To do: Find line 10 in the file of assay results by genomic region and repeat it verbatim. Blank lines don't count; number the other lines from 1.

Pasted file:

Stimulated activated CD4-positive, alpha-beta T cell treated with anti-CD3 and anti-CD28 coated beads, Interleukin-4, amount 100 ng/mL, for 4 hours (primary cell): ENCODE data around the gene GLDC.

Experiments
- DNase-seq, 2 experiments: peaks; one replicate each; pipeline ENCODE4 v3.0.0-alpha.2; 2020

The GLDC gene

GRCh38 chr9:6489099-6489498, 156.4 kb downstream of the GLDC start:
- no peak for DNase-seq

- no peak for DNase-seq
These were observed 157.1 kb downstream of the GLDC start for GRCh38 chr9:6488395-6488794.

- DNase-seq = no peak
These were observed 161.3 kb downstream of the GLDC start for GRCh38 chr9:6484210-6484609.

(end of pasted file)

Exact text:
These were observed 161.3 kb downstream of the GLDC start for GRCh38 chr9:6484210-6484609.